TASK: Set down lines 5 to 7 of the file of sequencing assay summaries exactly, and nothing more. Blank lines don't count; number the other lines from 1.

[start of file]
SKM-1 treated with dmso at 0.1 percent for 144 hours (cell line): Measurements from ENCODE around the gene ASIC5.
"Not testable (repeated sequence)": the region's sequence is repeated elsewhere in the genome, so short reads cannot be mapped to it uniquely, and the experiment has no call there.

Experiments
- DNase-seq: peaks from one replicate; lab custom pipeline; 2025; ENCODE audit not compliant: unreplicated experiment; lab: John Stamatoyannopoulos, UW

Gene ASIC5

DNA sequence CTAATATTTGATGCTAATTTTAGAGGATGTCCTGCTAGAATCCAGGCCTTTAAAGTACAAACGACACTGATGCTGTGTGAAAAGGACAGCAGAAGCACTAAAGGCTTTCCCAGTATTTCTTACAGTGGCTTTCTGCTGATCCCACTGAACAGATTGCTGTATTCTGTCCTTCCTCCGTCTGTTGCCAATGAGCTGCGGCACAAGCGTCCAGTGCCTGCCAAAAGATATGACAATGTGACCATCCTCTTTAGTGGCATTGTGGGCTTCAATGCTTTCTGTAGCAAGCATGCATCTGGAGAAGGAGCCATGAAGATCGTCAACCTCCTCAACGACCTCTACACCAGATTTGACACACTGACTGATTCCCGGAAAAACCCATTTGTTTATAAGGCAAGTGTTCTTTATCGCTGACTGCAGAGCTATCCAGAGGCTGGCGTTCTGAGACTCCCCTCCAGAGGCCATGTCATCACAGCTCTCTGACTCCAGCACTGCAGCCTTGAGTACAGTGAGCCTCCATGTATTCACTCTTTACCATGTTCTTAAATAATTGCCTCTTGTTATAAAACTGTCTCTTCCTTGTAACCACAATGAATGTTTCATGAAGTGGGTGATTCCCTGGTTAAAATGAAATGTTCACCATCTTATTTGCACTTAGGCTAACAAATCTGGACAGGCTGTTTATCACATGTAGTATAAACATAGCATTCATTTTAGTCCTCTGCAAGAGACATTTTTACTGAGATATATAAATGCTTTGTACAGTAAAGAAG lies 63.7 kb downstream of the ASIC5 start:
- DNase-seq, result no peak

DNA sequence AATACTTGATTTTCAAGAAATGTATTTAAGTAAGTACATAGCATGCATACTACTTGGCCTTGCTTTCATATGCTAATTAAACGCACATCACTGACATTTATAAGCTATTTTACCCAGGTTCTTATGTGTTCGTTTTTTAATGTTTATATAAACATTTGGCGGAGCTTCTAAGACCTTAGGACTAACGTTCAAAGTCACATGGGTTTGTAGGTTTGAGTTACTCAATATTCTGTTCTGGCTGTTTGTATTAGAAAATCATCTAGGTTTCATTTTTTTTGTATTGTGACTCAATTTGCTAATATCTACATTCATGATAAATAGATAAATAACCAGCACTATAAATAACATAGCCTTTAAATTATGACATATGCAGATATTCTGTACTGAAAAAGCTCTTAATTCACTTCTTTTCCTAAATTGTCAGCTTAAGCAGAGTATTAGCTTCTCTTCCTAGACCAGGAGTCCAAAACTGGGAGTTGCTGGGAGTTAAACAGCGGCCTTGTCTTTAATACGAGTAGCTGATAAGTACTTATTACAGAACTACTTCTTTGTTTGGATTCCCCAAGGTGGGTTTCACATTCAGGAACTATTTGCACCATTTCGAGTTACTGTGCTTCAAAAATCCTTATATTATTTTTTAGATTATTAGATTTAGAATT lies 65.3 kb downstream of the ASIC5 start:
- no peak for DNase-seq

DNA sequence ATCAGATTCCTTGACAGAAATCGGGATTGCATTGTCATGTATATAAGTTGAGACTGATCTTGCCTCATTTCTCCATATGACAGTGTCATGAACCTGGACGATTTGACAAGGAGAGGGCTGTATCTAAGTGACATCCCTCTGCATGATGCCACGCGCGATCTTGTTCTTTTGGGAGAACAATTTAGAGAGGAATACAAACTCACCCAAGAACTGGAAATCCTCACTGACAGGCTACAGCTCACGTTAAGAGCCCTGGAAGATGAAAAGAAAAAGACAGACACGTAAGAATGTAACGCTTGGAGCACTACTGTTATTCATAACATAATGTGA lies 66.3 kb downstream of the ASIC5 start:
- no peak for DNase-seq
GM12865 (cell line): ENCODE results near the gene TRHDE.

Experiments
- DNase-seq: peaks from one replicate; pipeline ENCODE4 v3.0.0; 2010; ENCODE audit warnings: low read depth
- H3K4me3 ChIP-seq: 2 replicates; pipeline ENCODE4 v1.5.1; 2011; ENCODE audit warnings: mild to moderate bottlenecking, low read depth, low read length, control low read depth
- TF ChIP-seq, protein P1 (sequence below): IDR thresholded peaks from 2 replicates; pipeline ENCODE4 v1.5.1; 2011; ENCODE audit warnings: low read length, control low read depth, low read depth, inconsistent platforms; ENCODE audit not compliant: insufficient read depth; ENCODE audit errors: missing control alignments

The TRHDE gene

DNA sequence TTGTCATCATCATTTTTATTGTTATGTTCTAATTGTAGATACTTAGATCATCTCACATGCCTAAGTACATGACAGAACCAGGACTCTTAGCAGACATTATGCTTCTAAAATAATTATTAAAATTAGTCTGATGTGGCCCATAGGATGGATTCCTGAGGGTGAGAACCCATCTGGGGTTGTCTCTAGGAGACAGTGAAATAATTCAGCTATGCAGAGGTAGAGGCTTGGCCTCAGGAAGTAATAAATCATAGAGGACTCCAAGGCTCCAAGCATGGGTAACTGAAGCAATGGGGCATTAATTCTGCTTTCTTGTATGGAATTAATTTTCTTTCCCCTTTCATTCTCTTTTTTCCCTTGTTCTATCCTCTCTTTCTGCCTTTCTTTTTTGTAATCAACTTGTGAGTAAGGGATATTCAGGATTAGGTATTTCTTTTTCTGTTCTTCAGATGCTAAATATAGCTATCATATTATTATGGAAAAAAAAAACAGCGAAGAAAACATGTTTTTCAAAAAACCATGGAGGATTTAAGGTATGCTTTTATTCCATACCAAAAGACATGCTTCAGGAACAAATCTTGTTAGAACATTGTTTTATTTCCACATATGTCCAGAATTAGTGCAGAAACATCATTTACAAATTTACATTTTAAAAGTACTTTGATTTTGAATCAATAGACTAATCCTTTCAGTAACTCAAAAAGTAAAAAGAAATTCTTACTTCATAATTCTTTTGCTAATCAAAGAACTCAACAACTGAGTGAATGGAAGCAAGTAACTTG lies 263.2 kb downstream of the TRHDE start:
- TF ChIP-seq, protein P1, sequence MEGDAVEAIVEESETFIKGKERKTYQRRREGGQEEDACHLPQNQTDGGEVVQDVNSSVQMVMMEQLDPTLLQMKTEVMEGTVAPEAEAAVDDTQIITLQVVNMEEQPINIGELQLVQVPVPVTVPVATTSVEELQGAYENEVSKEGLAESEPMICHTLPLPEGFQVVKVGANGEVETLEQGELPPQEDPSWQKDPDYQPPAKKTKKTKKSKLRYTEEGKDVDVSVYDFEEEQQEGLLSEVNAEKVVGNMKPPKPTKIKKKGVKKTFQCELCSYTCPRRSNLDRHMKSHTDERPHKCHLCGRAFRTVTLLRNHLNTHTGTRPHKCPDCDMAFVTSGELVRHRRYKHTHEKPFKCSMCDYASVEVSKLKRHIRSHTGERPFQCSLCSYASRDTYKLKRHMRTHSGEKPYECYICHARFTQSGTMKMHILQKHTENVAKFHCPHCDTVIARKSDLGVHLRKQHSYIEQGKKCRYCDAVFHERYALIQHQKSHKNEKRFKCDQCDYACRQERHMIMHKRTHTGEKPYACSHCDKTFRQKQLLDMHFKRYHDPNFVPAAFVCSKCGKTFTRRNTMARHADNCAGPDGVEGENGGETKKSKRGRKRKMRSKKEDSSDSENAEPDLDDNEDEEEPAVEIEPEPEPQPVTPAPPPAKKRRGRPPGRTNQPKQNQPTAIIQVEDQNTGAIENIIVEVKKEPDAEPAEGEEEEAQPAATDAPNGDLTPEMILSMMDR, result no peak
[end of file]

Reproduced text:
Gene ASIC5

DNA sequence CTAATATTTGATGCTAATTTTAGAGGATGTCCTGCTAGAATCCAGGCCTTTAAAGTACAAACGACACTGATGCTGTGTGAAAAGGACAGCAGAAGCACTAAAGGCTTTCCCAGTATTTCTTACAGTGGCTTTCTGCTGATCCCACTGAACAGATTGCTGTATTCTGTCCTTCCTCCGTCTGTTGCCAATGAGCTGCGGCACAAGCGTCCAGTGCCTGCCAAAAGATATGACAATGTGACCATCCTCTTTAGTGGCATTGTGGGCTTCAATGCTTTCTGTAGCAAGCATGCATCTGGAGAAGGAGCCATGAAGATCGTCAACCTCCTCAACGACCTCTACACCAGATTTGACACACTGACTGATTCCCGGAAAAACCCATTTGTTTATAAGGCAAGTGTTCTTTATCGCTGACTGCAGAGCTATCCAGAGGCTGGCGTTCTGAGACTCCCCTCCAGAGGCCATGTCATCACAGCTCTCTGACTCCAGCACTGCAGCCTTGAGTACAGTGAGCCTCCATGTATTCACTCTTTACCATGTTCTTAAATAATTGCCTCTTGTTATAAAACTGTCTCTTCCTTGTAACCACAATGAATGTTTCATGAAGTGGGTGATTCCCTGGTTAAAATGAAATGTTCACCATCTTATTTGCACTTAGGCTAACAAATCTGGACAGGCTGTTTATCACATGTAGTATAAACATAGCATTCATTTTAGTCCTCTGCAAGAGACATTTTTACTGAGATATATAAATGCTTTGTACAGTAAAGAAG lies 63.7 kb downstream of the ASIC5 start:
- DNase-seq, result no peak